Two major infrastructure proposals for the Oakajee deepwater port project has been given conditional approval by the Environmental Protection Authority.
EPA chairman Paul Vogel said OPR’s proposals to construct and operate iron ore handling storage facilities and operate a 45 million tonne export facility at Oakajee, and to construct a 570 kilometre rail line from the port to the Jack Hills mine could meet the objectives set out by the EPA, if recommended conditions are implemented.
"Both of these proposals demonstrated the value of impact assessment: high quality environmental information from the proponent and a shared understanding of project and assessment timeframes," Vogel said.
An Oakajee spokesperson told Australian Mining ensuring the environmental health and safety will be a top priority.
“The EPA’s recommendation to approve the Oakajee port and rail project represents a significant milestone for the OPR project,” the spokesperson said.
“The recommendations include a number of conditions to ensure issues such as noise, dust and vegetation are properly managed.
“OPR considers these conditions appropriate given the scope of the project.
“OPR looks forward to continuing to work with the EPA, government agencies and other stakeholders to finalise project approvals and our proposed management approach.”
In addition to the environmental approval the OPR project requires Aboriginal heritage approval from the Minister for Indigenous Affairs, Peter Collier, rail-enabling legislation enacted by the Western Australian Parliament and native agreements with the claimant groups.
It must also have its Supply Chain Agreements signed with the Western Australian Government before it can start.
Conditions for the port’s approval include the purchase of land parcels for conservation and funding of research projects into threatened fauna, to offset the loss of native vegetation and habititat.
Vogel told WA today the discharges from the Oakajee desalination plant were unlikely to impact significantly on water quality.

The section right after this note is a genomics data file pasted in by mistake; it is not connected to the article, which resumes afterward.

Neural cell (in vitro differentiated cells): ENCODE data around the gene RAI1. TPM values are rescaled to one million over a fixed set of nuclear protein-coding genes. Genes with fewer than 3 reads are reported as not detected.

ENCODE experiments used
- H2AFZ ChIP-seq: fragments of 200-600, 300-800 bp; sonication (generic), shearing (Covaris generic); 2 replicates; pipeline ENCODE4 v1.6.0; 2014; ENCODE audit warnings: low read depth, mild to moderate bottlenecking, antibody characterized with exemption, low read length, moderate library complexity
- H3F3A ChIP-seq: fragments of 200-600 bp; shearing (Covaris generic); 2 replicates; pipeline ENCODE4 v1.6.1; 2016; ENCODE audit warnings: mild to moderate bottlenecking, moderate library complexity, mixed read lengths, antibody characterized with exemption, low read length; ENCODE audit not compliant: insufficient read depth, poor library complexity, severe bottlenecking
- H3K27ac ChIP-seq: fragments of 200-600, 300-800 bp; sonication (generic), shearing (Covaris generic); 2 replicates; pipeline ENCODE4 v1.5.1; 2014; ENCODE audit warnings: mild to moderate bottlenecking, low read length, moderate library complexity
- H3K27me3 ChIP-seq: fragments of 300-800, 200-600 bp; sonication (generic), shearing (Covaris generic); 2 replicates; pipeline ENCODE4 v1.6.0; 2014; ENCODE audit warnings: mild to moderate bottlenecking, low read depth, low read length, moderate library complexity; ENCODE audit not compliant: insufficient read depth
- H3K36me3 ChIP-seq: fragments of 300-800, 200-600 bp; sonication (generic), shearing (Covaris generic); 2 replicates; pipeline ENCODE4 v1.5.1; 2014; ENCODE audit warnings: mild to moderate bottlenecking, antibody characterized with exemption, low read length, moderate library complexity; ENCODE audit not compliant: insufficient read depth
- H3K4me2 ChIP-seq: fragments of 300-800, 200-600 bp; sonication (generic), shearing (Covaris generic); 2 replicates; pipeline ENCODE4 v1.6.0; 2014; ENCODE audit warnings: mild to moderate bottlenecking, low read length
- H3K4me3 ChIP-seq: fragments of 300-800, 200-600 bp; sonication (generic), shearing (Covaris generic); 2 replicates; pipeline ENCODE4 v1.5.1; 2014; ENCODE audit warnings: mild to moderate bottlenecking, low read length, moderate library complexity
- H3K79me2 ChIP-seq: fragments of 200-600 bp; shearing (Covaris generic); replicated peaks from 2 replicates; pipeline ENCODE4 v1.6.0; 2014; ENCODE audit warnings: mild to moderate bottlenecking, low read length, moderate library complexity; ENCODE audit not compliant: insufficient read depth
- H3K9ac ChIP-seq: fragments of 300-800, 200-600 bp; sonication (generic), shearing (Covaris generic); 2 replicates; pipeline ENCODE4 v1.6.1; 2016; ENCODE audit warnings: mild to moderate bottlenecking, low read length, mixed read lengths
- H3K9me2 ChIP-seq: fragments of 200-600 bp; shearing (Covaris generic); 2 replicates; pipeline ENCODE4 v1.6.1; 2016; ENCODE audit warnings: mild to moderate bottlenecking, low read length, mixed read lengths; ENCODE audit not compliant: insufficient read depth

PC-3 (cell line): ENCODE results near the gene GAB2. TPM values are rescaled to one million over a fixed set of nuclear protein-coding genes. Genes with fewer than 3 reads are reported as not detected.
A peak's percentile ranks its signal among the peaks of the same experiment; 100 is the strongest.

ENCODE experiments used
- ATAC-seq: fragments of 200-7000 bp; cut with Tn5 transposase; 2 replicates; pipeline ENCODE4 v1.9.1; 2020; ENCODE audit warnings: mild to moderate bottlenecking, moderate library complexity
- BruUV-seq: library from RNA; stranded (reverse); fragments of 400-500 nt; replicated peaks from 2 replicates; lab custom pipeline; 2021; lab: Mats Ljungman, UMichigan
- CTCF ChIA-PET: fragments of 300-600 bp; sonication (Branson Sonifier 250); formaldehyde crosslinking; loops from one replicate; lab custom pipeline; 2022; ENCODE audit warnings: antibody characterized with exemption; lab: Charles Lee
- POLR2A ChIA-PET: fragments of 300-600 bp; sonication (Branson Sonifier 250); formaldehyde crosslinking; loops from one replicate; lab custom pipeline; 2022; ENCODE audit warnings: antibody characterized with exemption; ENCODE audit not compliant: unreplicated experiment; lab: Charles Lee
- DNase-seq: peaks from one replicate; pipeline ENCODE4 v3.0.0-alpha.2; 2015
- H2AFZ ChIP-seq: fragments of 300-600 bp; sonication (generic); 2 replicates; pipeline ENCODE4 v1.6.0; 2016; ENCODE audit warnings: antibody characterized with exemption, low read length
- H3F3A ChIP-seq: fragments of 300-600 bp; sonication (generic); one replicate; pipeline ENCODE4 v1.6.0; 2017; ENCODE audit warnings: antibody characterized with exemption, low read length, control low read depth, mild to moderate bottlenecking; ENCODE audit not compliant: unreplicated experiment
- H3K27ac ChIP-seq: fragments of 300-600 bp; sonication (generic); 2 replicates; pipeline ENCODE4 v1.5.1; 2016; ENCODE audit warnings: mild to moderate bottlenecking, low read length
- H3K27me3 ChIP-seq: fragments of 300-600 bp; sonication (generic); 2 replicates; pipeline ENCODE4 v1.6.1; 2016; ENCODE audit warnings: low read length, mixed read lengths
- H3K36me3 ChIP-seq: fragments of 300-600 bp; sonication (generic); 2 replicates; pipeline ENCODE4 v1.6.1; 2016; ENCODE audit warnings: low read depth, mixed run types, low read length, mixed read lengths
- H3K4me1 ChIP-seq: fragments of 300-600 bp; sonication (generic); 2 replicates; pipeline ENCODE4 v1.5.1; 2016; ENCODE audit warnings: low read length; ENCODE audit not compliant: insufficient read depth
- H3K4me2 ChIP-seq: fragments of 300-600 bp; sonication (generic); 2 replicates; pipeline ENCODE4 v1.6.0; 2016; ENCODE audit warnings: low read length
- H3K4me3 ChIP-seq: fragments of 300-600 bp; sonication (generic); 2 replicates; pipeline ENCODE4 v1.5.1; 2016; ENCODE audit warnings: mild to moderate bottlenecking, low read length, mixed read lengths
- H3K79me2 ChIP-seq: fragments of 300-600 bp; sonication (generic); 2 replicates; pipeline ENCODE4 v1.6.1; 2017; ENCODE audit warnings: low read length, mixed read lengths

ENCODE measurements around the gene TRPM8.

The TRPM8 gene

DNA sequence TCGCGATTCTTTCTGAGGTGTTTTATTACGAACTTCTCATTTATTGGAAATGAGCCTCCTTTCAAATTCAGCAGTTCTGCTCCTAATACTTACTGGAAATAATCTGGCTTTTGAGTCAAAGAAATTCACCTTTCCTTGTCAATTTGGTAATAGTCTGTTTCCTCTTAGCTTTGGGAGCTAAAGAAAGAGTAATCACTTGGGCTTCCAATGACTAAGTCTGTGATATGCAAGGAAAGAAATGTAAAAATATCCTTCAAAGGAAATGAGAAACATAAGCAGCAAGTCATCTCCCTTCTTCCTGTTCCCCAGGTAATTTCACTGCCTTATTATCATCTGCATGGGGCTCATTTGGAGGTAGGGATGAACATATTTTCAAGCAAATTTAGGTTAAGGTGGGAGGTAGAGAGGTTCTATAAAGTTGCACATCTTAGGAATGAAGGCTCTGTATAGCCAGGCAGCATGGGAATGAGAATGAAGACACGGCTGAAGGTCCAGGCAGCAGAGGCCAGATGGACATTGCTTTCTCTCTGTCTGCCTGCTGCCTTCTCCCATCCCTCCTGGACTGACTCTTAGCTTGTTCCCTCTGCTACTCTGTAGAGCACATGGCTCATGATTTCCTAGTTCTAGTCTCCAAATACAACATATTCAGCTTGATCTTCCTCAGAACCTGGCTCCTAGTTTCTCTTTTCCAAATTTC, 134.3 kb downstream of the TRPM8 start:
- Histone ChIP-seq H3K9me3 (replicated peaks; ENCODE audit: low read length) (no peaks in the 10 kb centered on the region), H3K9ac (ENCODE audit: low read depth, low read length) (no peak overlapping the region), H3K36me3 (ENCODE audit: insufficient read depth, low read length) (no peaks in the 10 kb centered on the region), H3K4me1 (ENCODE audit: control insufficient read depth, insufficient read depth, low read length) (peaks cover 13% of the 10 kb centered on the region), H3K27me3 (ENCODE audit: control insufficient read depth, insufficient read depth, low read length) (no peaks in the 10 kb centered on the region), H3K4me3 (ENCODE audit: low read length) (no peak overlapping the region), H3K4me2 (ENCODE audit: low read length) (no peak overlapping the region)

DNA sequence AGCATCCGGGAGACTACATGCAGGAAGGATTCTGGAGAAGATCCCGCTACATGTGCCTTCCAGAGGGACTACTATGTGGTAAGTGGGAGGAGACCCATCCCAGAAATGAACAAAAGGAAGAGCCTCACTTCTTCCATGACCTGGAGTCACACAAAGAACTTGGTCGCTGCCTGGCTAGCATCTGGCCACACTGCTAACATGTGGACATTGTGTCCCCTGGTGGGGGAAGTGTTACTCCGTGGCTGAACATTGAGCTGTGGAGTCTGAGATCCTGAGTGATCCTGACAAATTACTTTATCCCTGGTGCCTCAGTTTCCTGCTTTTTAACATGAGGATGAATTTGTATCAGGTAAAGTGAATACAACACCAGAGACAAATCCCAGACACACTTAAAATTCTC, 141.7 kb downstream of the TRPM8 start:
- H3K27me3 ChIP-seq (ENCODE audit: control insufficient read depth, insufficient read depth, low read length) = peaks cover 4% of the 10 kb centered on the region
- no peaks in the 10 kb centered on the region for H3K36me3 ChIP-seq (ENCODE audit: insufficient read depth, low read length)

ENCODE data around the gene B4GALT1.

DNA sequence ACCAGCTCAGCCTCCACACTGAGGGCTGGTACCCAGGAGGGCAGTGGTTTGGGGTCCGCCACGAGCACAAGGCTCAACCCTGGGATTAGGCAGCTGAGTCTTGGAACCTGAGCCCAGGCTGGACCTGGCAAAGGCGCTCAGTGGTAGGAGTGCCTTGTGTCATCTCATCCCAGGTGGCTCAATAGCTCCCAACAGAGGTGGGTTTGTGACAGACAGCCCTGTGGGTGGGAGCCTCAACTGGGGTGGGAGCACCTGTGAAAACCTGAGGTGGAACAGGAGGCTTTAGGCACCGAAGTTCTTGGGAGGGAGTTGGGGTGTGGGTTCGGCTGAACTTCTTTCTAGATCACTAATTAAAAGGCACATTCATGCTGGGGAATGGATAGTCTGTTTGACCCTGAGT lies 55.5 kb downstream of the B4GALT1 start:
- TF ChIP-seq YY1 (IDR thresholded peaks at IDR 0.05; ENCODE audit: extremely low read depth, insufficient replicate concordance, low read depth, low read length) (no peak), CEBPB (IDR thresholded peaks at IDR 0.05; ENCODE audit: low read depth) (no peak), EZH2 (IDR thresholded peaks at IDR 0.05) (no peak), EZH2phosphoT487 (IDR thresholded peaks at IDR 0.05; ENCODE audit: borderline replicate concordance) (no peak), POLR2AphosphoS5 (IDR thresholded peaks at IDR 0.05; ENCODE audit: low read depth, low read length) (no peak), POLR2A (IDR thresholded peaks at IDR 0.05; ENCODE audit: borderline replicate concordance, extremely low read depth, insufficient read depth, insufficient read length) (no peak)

"Modelling undertaken so far for dust emissions show that the likelihood of impacts outside the established Oakajee Industrial Estate is low and can be regulated through the licensing provisions of the Environmental Protection Act with best practice management measures required to be adopted before approval to operate is granted," he said.
Under the conditions for the rail approval, the company must submit maps of locations of key conservation assets before construction begins and it has agreed to offsets for impacts to Carnaby’s Cocatoo, Malleefowl and Western Spiny-tailed skink’s habitats.
Conditions for the rail approval include submitting maps of locations of key conservation assets prior to construction, and offsets have been agreed to for impacts to Carnaby’s Cockatoo, Malleefowl and Western Spiny-tailed skink’s habitats.
The operation of rail must not exceed the noise criteria laid out.
The operation of the rail is also required not to exceed specified noise criteria.
"The construction and operation of the railway must ensure that surface water diversion, erosion and sedimentation do not cause the loss of, or adverse impacts to, significant vegetation beyond 50 metres either side of the railway centreline," Vogel said.
"Apart from two constrained areas there is to be no ground disturbance within 50 metres of Western Spiny-tailed Skink habitat or Malleefowl mounds with all construction areas to be inspected prior to disturbance.’
"There is also to be a plan formulated to protect the conservation values of the proposed Woolgorong, Twin Peaks and Narloo Conservation Parks from the ongoing impacts of the proposal.
"This approach will provide long term environmental benefits through the protection and management of high quality remnant native vegetation in the region."
Last week Western Australia’s Opposition state development spokesperson, Mark McGowan, accused Western Australian Premier Colin Barnett of acting like a dictator on the Oakajee project and urged him to grant the port and rail extension for the port.
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